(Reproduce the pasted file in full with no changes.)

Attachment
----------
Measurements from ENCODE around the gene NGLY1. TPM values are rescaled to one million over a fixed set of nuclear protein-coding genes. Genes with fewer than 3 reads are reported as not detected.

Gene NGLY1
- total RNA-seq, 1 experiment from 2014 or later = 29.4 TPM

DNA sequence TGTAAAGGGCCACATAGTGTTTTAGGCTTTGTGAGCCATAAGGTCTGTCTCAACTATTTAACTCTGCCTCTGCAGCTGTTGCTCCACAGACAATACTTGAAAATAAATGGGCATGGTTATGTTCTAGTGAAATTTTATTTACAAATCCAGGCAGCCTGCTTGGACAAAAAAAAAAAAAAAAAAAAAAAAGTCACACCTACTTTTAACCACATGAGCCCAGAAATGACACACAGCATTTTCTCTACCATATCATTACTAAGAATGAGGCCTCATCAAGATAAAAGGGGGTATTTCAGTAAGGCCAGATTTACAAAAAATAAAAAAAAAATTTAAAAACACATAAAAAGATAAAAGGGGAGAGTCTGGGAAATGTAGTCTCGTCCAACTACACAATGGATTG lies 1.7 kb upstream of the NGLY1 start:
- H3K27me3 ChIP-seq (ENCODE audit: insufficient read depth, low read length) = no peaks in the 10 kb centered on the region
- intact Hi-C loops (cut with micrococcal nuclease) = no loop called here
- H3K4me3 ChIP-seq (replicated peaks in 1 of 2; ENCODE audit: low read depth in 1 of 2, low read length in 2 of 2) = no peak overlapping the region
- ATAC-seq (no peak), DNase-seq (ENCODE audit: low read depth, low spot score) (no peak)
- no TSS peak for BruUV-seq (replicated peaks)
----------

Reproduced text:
Measurements from ENCODE around the gene NGLY1. TPM values are rescaled to one million over a fixed set of nuclear protein-coding genes. Genes with fewer than 3 reads are reported as not detected.

Gene NGLY1
- total RNA-seq, 1 experiment from 2014 or later = 29.4 TPM

DNA sequence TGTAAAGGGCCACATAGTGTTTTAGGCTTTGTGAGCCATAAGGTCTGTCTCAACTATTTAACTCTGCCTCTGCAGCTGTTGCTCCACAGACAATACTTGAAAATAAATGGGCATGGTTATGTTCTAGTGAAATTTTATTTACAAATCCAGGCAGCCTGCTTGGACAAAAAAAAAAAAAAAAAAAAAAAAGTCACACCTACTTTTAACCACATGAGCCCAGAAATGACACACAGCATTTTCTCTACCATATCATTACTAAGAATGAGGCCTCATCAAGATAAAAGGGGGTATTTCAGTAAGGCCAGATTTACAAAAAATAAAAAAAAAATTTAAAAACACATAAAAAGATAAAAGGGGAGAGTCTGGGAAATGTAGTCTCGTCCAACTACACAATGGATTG lies 1.7 kb upstream of the NGLY1 start:
- H3K27me3 ChIP-seq (ENCODE audit: insufficient read depth, low read length) = no peaks in the 10 kb centered on the region
- intact Hi-C loops (cut with micrococcal nuclease) = no loop called here
- H3K4me3 ChIP-seq (replicated peaks in 1 of 2; ENCODE audit: low read depth in 1 of 2, low read length in 2 of 2) = no peak overlapping the region
- ATAC-seq (no peak), DNase-seq (ENCODE audit: low read depth, low spot score) (no peak)
- no TSS peak for BruUV-seq (replicated peaks)